Whether you’re looking to purchase your first home or in the market for a second, third or fourth, the process of home buying is not only long, but can be frustrating. Buyers, much like their seller counterparts, want the best and that takes the effort and experience of a real estate professional.
Over the past few years, buyers often worked with whomever was selling their home of choice. While it worked out well for some in a market where saving time was essential, buyers could now be selling themselves short by not seeking their own representation.
“In this new market, sellers’ agents are multi-tasking with the sellers already -- adjusting the price, adjusting expectations, educating them about their home’s number of days on the market, current pending sales and active comps,” said Tri-Valley Realtor Liz Venema of Venema Homes Real Estate Team.
“There are a lot of conversations going on between the seller and the seller’s agent,” Venema continued. “Professionally, I think this is the perfect time for a buyer to hire their own agent -- someone who solely represents them. Sellers also are responsible for the commissions. The buyer doesn’t pay anything even if they get their own agent. So, why wouldn’t you hire your own agent?”
Venema said her real estate group works with buyers and sellers and finds the equal representation of the two groups keeps agents current on the needs of those selling and those purchasing homes.
For buyers specifically, having a Realtor separate from the listing agent gives them flexibility when it comes to making offers, as working solely with the sellers agent may cause conflict if a buyer elects to make an offer under the asking price.
“We have recently represented buyers who have had offers accepted thousands under list price,” she said. “The seller’s agent would most likely have been uncomfortable presenting a low-ball offer to their sellers. I believe having your own agent makes it easier for a buyer to negotiate in the current market.
“Right now, sellers have missed the peak and aren’t always pleased,” Venema continued. “They have a ‘would have, should have’ mentality. So, if a buyer wants to submit an offer below listing price and is using the sellers’ agent, the seller may become angry at their listing agent. It’s always best for both sides to be heard.”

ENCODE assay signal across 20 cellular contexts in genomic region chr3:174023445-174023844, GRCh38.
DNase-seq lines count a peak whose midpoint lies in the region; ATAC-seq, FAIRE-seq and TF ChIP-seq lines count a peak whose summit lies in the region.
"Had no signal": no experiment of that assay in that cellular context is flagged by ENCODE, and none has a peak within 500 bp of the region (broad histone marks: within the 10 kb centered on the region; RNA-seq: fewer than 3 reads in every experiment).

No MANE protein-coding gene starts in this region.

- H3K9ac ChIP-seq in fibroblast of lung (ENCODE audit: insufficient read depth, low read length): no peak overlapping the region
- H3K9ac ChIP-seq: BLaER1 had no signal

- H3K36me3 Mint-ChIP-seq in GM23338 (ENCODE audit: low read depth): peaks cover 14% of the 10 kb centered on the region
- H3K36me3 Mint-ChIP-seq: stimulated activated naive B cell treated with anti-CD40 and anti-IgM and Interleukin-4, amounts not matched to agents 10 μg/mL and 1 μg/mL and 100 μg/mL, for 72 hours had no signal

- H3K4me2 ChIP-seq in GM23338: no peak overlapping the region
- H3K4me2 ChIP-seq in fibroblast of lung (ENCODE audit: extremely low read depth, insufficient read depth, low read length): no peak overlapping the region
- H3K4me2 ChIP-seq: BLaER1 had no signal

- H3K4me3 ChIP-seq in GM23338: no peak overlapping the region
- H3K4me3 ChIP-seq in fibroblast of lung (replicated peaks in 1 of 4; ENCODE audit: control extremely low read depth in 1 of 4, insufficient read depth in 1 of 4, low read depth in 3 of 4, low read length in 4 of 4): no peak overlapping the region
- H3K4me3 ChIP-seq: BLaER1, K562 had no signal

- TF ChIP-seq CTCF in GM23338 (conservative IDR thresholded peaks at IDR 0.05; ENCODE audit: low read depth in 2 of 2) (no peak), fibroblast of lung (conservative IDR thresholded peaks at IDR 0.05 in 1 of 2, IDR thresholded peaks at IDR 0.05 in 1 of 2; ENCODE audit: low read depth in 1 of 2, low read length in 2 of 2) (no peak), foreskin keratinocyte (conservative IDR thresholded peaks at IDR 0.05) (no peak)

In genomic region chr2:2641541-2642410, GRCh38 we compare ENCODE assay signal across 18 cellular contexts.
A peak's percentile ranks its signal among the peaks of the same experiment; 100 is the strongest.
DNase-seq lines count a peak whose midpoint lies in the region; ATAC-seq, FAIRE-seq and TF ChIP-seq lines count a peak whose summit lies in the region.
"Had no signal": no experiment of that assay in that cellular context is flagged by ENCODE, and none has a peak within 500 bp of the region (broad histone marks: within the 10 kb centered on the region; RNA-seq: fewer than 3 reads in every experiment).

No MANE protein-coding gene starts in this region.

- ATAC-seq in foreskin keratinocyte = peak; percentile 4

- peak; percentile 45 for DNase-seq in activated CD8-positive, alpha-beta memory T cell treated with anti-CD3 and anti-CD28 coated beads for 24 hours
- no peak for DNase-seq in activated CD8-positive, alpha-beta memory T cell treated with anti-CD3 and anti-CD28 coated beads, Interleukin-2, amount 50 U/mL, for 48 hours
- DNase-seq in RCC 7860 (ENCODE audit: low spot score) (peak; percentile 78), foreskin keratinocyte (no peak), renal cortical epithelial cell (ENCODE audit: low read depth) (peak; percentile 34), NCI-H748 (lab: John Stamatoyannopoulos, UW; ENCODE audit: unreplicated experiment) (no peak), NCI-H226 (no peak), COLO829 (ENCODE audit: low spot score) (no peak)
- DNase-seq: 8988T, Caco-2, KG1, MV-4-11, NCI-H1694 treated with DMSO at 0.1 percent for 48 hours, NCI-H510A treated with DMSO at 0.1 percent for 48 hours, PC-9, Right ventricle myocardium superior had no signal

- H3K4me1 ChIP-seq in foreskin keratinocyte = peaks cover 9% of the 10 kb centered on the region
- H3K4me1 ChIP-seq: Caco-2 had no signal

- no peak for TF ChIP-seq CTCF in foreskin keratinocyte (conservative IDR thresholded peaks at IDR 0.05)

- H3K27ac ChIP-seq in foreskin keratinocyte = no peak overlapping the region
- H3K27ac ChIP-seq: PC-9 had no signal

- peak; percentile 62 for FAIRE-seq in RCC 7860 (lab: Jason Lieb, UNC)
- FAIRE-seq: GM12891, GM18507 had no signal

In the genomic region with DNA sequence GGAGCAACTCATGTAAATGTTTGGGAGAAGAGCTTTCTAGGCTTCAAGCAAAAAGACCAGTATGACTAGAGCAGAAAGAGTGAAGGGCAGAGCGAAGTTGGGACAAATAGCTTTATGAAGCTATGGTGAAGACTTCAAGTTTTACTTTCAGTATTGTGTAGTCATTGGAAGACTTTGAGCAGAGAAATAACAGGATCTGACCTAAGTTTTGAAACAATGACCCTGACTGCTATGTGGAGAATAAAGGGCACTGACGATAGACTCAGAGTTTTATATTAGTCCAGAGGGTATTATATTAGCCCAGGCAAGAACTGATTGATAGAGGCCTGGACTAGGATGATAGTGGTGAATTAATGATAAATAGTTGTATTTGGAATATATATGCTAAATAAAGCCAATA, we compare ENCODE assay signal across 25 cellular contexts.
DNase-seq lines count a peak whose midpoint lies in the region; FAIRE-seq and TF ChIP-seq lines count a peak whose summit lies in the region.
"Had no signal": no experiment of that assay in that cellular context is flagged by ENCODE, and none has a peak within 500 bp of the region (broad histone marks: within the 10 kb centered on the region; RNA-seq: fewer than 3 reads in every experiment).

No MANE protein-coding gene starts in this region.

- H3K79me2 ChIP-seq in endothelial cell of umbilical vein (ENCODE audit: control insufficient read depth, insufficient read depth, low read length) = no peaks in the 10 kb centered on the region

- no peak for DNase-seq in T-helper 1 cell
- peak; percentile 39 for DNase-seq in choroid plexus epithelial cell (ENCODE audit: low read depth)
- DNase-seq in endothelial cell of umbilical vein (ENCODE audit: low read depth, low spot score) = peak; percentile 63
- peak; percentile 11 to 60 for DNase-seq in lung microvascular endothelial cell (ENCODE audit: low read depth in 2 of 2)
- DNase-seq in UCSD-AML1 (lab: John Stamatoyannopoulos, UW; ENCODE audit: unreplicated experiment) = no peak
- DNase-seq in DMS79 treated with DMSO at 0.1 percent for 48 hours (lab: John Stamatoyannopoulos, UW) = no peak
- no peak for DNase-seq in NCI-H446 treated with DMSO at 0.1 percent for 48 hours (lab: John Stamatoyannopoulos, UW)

When finding the right agent, Venema suggests buyers look for someone with experience -- specifically experience in the local market -- and a solid reputation among previous clients.
Agents, she said, must have their “finger on the pulse of the market” and knowledge of comps and current active homes. Additionally, buyers should seek confident agents with strong communication skills.
It is also imperative, Venema noted, for a buyer to remain loyal to their agent and not seek additional representation or jump to work with a listing or another agent when they don’t see immediate results.
Venema explained that real estate is an industry of relationships -- those between agents, agents and buyers, agents and sellers and agents and other home-related industries.
An agent, regardless of if they represent a buyer or seller, only receives payment for their effort and research once a transaction occurs and closes. Using multiple agents not only sells the client short of developing a strong relationship with an agent, as well as having access to the agent’s established relationships with those in industries like painting, plumbing and interior design, but deprives the agent of earned compensation.
Ultimately, Venema said agents are passionate about doing right by their clients and getting them the best possible outcome for their needs. Developing a strong rapport between agent and client also maintains a symbiotic relationship and ensures a positive experience for everyone throughout the transaction.
“I believe in loyalty,” Venema said. “Loyalty is underrated and it feels good -- like a solid friend. I have the back of my clients. I love helping people move into the Tri-Valley and being part of their lives as they settle in and move onto their next phase of life.”
“As agents,” she continued, “we should always work together for the betterment of the client. The buyer often feels like they are not being listened to and they deserve to be heard just as sellers do.
“There’s a terrible saying in real estate that buyers are liars. Without that loyalty, without that relationship and without buyers filling out a buyer-broker representation form and committing to developing a relationship with an agent, anything could go wrong.”
To learn more, connect with the team at Venema Homes online.